Luxembourg’s foreign minister, Jean Asselborn, has called for Hungary to be thrown out of the European Union. EurActiv Germany reports.
“We cannot accept that the basic values of the European Union are being so seriously breached,” Asselborn told German newspaper Die Welt. Anyone who builds fences to stem the flow of refugees or limits press freedoms and the independence of the judiciary, as Hungary has been accused of doing, should be temporarily or permanently “excluded from the EU”, warned the foreign minister.
He added that “Hungary would have no chance at becoming an EU member today.”
Asselborn said that the EU cannot tolerate “such misconduct” on the part of Hungary and the exclusion would be “the only way of preserving the cohesion and values of the European Union”.
Austria has threatened Hungary with legal action if the Central European country does not start abiding by EU refugee laws. Budapest remains unmoved. EurActiv Germany reports.
The foreign minister of the Grand Duchy also called for treaty change, so that a member of the bloc could be suspended even in the absence of a unanimous vote. Asselborn said that changing the rules to this effect would be “helpful”.
The refugee policy of Viktor Orbán’s government came in for particular criticism from Asselborn, who said that people fleeing from the war in Syria and Iraq have been treated “worse than wild animals”.
A Hungarian member of the European Parliament has sparred with a human rights campaigner and caused an outcry on Twitter after writing that pigs’ heads along the border fence erected by Hungary to keep out migrants would make an effective deterrent.
He also denounced Budapest’s decision to erect a border fence which is getting “longer, higher and more dangerous”. Asselborn ominously warned that Hungary is only a few steps away from issuing shoot-on-sight orders to its border guards and that anyone trying to scale the fence can now “expect the worst”.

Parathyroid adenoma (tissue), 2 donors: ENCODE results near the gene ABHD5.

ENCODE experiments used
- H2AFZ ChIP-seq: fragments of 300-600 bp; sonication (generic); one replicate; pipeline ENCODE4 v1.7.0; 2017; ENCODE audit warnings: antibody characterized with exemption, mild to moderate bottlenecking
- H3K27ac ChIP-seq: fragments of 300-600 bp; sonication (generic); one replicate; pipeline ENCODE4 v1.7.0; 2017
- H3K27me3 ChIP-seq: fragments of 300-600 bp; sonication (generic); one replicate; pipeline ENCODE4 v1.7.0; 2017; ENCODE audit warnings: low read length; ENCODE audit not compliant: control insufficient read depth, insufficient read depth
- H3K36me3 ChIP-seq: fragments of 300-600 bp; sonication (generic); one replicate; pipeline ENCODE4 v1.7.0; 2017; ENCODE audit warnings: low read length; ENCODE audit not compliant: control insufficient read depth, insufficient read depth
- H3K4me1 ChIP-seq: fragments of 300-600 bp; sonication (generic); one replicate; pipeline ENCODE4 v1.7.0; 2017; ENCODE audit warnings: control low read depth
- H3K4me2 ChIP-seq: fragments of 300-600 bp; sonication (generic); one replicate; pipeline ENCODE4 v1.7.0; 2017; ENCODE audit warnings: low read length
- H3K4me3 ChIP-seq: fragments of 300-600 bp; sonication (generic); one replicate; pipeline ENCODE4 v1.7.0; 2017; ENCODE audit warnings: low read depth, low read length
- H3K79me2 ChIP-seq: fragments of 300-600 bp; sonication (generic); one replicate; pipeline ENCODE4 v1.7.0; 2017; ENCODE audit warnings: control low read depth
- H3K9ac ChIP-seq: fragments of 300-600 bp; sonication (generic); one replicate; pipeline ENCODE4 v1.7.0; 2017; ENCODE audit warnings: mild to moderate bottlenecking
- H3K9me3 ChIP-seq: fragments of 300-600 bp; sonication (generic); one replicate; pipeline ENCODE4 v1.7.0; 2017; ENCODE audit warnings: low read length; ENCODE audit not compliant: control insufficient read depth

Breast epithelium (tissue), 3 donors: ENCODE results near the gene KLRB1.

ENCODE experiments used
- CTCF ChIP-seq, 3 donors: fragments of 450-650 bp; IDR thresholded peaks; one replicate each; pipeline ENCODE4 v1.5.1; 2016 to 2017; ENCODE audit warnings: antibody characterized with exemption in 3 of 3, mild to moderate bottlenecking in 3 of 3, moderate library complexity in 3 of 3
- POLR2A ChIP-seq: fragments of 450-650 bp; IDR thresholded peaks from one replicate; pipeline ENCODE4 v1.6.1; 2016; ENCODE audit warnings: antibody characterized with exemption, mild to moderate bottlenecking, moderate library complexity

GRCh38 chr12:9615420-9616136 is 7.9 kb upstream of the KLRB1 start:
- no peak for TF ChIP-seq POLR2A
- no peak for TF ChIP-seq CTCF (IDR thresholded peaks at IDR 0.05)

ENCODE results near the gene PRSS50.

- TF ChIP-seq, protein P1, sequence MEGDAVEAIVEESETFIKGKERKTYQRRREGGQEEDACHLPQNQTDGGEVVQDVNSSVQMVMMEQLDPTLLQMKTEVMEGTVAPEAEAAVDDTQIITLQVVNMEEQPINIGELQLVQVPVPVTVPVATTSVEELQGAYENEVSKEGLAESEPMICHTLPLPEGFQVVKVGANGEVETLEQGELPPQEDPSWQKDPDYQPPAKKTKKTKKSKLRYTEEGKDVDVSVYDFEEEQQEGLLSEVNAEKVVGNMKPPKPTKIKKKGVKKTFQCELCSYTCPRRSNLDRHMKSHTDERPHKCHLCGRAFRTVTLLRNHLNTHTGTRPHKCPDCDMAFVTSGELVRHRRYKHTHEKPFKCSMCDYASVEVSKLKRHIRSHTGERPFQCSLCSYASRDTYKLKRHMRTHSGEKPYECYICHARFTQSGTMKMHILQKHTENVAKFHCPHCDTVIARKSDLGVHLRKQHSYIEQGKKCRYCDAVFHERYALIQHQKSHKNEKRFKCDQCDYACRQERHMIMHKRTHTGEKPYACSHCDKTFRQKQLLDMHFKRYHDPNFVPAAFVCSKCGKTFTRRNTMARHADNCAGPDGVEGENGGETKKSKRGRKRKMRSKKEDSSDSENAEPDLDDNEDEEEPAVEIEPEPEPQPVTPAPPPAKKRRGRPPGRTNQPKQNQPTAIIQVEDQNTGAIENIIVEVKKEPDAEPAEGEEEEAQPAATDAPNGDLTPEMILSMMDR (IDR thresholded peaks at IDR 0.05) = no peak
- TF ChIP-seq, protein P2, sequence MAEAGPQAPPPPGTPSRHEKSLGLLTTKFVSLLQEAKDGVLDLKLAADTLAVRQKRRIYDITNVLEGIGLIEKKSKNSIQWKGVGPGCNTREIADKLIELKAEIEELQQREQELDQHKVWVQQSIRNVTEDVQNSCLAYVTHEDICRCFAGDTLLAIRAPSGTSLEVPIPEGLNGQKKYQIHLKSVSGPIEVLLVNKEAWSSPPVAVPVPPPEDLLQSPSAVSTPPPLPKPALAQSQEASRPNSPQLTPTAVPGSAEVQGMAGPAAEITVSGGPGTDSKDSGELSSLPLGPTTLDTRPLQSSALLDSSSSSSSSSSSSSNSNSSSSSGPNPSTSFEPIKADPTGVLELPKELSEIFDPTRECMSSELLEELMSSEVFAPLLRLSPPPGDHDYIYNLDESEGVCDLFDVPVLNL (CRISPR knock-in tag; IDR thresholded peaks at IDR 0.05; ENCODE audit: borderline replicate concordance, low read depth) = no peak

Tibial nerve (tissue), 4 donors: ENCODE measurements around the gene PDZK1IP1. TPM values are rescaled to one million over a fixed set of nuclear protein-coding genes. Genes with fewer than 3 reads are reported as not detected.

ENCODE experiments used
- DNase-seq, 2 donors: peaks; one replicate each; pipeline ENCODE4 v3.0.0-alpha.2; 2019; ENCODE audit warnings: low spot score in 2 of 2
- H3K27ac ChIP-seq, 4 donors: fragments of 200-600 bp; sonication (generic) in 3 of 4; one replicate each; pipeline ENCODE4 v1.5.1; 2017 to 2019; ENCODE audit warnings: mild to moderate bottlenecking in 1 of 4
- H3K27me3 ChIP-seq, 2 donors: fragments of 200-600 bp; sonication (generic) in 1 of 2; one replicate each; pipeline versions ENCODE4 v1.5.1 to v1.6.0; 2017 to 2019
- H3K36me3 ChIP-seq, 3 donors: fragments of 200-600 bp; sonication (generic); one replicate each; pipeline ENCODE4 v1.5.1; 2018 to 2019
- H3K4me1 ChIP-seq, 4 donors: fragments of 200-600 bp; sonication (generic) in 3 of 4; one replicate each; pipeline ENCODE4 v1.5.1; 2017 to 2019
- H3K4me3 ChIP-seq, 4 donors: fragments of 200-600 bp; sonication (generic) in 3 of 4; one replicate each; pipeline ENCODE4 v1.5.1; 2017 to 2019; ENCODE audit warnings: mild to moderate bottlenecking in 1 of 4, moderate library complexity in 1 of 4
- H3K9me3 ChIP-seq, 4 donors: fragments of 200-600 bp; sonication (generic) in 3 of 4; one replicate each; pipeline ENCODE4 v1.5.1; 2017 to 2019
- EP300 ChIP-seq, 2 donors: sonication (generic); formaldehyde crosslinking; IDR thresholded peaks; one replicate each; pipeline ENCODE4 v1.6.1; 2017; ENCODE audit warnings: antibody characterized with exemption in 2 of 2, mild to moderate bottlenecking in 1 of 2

The Luxembourger also got personal when talking about the Hungarian prime minister, accusing “types like Orbán” of outwardly defending the EU’s values to the international community, but turning his back on them in practice.
German Foreign Minister Frank-Walter Steinmeier reacted by saying he did not share the view expressed by his Luxembourg counterpart.
“This is not an agreed position in Europe,” Steinmeier said at a news conference in Riga. “I can understand, looking at Hungary, that some in Europe are getting impatient… however, it is not my personal approach to show a European member state the door,” he added.
Later in the day, Hungarian Foreign Minister Péter Szijjártó hit back at Asselborn’s outburst, calling him “condescending, uppity, and frustrated”. Czech Prime Minister Bohuslav Sobotka agreed, criticising Asselborn for causing even more division ahead of the Bratislava summit, which is intended to bring a splash of unity to the bloc.
Szijjártó also told state news agency MTI only Hungarians could decide who they were willing to live with, a right that neither Brussels bureaucrats nor the Luxembourg foreign minister could take away.